Digital business is Europe’s best hope to get back to growth

Hearing at the European Parliament of Andrus Ansip, Vice-President designate of the EC, in charge of Digital Single Market. Mr Ansip is trying to listen and understand the translation of the parlamanterian's comments and worries. Hopefully he will make it.

Hearing at the European Parliament of Andrus Ansip, Vice-President designate of the EC, in charge of Digital Single Market. Mr Ansip is trying to listen and understand the translation of the parlamanterian’s comments and worries. Hopefully he will make it. (EC Audiovisual Services, 06/10/2014)

Digital market has received a lot of interest lately in Europe. Not only by the market players that have always lobbied more favourable or less regulation in general, but most importantly by the EU leadership.

New Commissioner, new priorities

Jean Claude Juncker, new President of the European Commission, seems to have ‘bet all his money’ on digital market. In his famous “priorities”, while he sets the return to growth and reduction of unemployment his primordial scope, he underlines that “the key ingredient is to create a digital single market for consumers and businesses-making use of the great opportunities of digital technologies which know no borders. To do so, we will need to have the courage to break down national silos in telecoms regulation, in copyright and data protection legislation, in the management of radio waves and in competition law.” Most importantly he states that “we can generate 500 billion Euro of additional growth in Europe in the course of the mandate of the next Commission, thereby creating hundreds of thousands of new jobs and a vibrant knowledge-based society. I will work on this from day one of being Commission President”.

If the President of the European Commission, claims as the top priority of his work, the liberalisation of the digital single market, that will bring half a trillion to the EU coffers in five years, this means basically two things: either he is too desperate or he knows very well the digital industry. Indeed digital business full potential is the most unexplored one in the Old Continent and the single market would unleash to a great extent this potential. However, from that point to the promise of generating a 500 billion business and hundreds of thousands of jobs, there is still a distance.

Why digital is our greatest hope

If someone reads all 5 priorities of Mr Juncker and pays attention to the ranking of importance, then she is able to understand more. Having as number 2 priority the “Energy Union”, number 3 TTIP, number 4 the monetary union, and number 5 the “answer to the British question”, one can justify why digital market is the only hope we have in Europe. The reason is ‘fourfold’:

1) The Energy Union is an important but rather ambitious project that most probably needs more than one Commission mandate to materialise.

2) TTIP is a massive trade agreement with the USA that would be completed in 2016/2017 and even though one can imagine a lot of exports and imports and thus business, nobody can really estimate at this point the true impact, positive and negative, it will have in our lives in Europe.

3) Monetary Union is indeed a too important topic always, but let’s face it there is so much written about it during the Barroso Commission and the dawn of the economic crisis that it just isn’t that sexy enough anymore for the EU citizen.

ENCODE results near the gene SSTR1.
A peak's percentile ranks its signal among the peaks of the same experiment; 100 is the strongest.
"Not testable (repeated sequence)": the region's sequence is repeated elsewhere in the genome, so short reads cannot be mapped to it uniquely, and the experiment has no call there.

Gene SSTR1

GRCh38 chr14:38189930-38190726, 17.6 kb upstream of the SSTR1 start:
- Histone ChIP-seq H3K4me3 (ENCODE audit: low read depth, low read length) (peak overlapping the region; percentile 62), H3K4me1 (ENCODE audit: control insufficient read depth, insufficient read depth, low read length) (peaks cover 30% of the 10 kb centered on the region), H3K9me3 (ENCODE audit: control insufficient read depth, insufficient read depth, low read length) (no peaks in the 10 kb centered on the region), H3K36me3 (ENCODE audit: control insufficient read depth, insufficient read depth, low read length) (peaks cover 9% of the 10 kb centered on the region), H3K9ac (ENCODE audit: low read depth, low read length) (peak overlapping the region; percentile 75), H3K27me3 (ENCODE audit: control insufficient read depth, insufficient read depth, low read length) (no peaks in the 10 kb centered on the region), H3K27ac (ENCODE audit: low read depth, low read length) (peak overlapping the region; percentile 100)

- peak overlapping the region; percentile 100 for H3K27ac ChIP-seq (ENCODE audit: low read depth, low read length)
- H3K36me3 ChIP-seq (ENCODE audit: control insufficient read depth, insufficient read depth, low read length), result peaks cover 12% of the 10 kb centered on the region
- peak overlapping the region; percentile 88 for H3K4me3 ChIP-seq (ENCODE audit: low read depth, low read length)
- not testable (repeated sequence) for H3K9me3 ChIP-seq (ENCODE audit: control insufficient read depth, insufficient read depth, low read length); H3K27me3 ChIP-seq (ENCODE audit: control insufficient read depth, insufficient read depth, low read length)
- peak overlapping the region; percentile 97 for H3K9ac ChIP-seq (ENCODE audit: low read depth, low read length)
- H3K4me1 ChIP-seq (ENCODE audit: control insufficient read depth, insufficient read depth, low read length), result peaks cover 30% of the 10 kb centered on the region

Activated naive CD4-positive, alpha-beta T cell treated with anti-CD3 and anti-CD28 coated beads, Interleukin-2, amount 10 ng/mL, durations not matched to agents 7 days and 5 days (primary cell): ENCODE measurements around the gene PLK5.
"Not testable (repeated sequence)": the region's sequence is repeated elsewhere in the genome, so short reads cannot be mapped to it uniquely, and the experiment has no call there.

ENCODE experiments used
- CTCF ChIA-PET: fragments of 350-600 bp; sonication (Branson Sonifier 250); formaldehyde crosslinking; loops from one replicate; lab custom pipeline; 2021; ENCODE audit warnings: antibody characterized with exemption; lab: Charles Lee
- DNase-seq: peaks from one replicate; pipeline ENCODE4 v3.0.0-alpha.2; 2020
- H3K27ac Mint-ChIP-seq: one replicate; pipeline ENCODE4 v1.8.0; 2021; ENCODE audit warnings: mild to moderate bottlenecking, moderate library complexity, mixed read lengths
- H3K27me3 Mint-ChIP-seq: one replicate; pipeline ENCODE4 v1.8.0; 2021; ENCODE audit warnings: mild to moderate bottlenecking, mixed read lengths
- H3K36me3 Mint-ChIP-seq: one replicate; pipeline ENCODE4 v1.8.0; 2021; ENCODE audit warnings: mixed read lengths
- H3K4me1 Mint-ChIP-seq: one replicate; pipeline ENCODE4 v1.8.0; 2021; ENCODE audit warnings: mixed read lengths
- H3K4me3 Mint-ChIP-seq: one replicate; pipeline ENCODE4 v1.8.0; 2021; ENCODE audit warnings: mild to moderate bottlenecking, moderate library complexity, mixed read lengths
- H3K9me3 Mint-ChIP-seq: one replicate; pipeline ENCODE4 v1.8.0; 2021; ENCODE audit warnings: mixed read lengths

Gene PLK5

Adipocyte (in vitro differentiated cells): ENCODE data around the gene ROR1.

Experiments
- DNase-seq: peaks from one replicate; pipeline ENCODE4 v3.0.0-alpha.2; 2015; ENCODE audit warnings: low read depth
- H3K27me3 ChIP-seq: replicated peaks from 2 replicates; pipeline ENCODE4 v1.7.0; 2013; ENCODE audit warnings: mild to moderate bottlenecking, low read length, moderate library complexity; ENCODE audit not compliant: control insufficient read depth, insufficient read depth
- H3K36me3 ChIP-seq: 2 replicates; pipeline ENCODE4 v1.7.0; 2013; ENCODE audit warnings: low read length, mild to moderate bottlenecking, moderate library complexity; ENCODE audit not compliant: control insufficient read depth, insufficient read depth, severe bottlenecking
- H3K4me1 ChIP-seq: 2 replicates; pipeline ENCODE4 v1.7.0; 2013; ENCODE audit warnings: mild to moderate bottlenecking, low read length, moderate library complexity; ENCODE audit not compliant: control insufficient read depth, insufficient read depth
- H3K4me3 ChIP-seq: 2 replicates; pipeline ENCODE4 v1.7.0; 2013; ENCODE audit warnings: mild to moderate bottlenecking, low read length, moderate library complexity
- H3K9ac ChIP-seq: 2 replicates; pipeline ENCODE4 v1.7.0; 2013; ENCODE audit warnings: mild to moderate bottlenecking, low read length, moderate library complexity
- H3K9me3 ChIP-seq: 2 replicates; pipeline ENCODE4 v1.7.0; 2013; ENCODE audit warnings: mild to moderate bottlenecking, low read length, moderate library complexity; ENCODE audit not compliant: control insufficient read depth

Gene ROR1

4) As for the “answer to the British question”, that should not be a top priority of any Commissioner. The answer to that question will be given next May in the UK by its citizens and not by Mr Juncker. Already most British businessmen with international horizons have an answer to it and it is a clear NO. In any case, the money the EU is looking for to get out of trouble is definitely not hidden behind the answer to this “question”.

Apparently the only priority that is pragmatic and result oriented is the first one, digital market, and this explains its ranking. That together with the fact that it is ‘trendy’ but also because the single digital market is a topic that the leaving Commissioner Kroes has already prepared the ground for generating substantial debates in the past years mostly with the side of the industry. Earlier this month in one of her last direct confrontations with the telecom sector, she said very openly that telecommunication companies have two options towards the new policy regulations to come: “adapt or die”.

Preparing the ground

Mrs Kroes, has always been supportive of a digital single market in the EU but did not omit to challenge every single time the players of the telecommunication industry on issues like the elimination of roaming charges in the EU or net neutrality. During a Brussels conference organised by ETNO, the powerful lobby group of operators like Deutsche Telekom, she addressed the following messages to telcos: “you can’t have consolidation on national markets without having a single regulatory framework contributing to a genuine single market.” Then she continued: “it’s all very well to talk about deregulation, but not if that’s a code word for keeping protected national markets”. Finally, she concluded  “the telecoms sector is its own worst enemy”, emphasising on how the sector resists strongly the proposed regulations to open up the market.

Seeing this fertile ground for digital business and growth Mr Juncker will have this time two and not one Commissioners replacing Mrs Kroes. Mr Gunther Oettinger, former Energy Commissioner, will be now Commissioner for Digital Economy and Society and Mr Andrus Ansip, former prime minister of Estonia, will be in charge of the Digital Internal Market. Obviously two is better than one. Indeed, Commissioner Juncker wanted an extra team of people to deal only with the digital single market per se to speed things up effectively. Time will judge the effectiveness of his strategic decision.

Bend it like Estonia

Apparently the choice of the former prime minister of Estonia was not random. Estonia has the reputation of being a role model of digital transformation and Mr Ansip knows better how this happened. As the ex prime minister said to the ‘Parlamentarians’ during the hearings, : “I had the opportunity to be at the forefront of a digital transformation of a country, which today excels in multiple areas of e-government, safe and secure private and public digital solutions, and which takes cyber security and data protection seriously.”